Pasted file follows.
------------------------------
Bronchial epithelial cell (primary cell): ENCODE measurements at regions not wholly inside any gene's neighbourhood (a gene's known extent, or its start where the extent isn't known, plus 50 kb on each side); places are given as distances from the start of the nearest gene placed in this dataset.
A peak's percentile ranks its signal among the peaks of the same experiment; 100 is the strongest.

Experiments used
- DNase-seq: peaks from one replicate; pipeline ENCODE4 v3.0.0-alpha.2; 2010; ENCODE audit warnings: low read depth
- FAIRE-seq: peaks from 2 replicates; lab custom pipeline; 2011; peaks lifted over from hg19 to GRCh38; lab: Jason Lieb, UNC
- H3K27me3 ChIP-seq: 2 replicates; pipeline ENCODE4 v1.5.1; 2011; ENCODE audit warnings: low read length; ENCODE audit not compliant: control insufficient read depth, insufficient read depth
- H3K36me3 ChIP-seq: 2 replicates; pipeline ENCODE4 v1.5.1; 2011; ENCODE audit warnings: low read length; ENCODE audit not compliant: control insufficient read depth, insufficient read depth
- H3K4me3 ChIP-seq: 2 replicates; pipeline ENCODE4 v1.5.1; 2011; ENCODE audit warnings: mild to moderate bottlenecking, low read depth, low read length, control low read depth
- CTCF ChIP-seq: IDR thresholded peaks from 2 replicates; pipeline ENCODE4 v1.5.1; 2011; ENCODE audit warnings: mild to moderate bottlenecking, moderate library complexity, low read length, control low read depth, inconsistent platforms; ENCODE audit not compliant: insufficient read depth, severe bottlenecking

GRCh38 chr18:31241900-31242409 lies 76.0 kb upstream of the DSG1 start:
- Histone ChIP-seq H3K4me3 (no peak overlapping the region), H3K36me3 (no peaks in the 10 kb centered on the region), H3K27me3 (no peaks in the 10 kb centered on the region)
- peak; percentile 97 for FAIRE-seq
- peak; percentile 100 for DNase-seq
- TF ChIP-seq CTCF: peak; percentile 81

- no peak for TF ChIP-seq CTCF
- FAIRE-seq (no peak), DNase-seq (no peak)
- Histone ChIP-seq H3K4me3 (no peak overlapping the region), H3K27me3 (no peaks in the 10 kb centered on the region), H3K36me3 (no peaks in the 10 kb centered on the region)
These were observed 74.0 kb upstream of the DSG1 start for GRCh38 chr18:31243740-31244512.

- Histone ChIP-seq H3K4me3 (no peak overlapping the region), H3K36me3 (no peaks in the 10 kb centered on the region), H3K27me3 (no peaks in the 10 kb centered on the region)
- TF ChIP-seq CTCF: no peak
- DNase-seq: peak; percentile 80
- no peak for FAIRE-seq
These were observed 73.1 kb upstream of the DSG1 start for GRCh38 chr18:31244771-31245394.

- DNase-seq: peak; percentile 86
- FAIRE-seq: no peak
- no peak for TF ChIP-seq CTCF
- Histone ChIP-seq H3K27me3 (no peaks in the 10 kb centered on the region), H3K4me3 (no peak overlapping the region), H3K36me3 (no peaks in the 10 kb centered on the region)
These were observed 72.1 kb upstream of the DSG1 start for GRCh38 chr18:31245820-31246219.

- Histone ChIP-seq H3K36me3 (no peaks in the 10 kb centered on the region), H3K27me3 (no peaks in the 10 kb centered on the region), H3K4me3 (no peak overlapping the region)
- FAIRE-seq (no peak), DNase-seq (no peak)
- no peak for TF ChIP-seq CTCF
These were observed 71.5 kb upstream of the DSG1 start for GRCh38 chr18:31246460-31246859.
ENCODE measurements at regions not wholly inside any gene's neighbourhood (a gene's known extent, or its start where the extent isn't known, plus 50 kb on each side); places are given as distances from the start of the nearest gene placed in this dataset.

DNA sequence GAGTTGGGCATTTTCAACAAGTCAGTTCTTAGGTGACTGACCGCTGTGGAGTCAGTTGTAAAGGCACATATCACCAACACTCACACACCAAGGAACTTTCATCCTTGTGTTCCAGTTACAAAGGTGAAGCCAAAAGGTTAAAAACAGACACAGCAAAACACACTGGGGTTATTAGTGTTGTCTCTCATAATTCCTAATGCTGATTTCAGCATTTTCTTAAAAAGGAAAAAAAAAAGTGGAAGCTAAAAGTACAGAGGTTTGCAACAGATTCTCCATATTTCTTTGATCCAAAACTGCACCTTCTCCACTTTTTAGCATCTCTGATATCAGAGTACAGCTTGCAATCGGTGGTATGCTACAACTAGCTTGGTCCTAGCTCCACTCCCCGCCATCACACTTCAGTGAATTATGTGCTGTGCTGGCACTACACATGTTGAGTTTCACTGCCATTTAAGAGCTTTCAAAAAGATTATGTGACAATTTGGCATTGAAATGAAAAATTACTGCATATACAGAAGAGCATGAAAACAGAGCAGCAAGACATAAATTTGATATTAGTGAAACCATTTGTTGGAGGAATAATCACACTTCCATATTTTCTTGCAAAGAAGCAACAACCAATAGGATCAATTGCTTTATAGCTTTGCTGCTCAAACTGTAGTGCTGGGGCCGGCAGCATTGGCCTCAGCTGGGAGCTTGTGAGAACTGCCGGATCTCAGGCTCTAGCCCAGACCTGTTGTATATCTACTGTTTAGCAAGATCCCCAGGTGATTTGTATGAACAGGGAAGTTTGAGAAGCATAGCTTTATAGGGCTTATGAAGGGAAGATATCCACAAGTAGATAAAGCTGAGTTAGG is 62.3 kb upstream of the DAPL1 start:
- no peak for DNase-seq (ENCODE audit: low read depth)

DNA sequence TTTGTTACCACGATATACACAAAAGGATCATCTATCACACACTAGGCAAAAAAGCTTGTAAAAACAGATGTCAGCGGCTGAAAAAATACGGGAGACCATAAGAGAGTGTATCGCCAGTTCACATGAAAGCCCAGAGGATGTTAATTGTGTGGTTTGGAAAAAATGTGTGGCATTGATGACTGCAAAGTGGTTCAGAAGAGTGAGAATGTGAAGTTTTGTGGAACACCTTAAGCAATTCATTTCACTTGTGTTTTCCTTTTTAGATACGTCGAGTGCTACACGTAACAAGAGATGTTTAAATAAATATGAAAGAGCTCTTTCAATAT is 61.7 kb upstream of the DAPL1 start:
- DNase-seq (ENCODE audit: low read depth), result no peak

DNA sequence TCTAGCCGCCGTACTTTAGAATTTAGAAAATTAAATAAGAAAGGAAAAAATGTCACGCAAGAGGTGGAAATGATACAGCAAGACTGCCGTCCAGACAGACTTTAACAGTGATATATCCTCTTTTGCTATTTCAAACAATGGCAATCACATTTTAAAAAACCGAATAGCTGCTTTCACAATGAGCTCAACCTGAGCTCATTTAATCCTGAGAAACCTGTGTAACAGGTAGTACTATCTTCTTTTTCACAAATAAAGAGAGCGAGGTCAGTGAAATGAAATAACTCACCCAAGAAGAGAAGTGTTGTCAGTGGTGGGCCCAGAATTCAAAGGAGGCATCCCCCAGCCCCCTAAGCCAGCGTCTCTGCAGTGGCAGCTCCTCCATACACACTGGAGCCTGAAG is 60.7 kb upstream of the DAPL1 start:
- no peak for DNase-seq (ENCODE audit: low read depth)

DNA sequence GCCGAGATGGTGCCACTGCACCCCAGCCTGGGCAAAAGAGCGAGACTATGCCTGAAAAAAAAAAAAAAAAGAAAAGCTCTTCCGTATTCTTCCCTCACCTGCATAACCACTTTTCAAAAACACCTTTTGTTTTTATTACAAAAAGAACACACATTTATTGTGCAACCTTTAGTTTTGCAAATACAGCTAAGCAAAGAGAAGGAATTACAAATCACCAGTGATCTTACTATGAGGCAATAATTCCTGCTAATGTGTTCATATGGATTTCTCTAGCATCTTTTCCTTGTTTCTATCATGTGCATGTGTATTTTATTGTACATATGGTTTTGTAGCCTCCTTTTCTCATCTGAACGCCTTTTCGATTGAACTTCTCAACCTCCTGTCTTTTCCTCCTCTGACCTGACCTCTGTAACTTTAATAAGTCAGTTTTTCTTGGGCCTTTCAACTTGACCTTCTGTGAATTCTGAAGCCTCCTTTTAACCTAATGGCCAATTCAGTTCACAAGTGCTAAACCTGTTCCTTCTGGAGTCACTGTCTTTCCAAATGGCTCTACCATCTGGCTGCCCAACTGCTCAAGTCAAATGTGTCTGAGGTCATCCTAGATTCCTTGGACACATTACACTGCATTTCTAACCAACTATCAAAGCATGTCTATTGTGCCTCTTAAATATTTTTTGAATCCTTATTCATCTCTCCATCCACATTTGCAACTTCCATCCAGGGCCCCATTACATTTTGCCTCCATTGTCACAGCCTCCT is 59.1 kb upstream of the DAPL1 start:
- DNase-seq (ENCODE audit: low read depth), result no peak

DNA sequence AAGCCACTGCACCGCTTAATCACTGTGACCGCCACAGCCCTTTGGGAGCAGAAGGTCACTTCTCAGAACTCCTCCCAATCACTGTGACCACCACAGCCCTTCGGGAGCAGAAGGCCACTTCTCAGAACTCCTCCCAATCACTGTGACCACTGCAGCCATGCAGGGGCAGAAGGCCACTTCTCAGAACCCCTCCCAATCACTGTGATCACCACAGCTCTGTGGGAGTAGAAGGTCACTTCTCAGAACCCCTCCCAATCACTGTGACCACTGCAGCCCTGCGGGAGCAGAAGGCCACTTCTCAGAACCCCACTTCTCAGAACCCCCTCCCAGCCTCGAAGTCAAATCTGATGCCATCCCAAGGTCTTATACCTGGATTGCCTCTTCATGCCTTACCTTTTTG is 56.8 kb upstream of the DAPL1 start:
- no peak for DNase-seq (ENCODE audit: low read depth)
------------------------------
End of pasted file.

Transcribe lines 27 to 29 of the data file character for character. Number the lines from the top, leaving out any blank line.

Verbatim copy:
- Histone ChIP-seq H3K27me3 (no peaks in the 10 kb centered on the region), H3K4me3 (no peak overlapping the region), H3K36me3 (no peaks in the 10 kb centered on the region)
These were observed 72.1 kb upstream of the DSG1 start for GRCh38 chr18:31245820-31246219.

- Histone ChIP-seq H3K36me3 (no peaks in the 10 kb centered on the region), H3K27me3 (no peaks in the 10 kb centered on the region), H3K4me3 (no peak overlapping the region)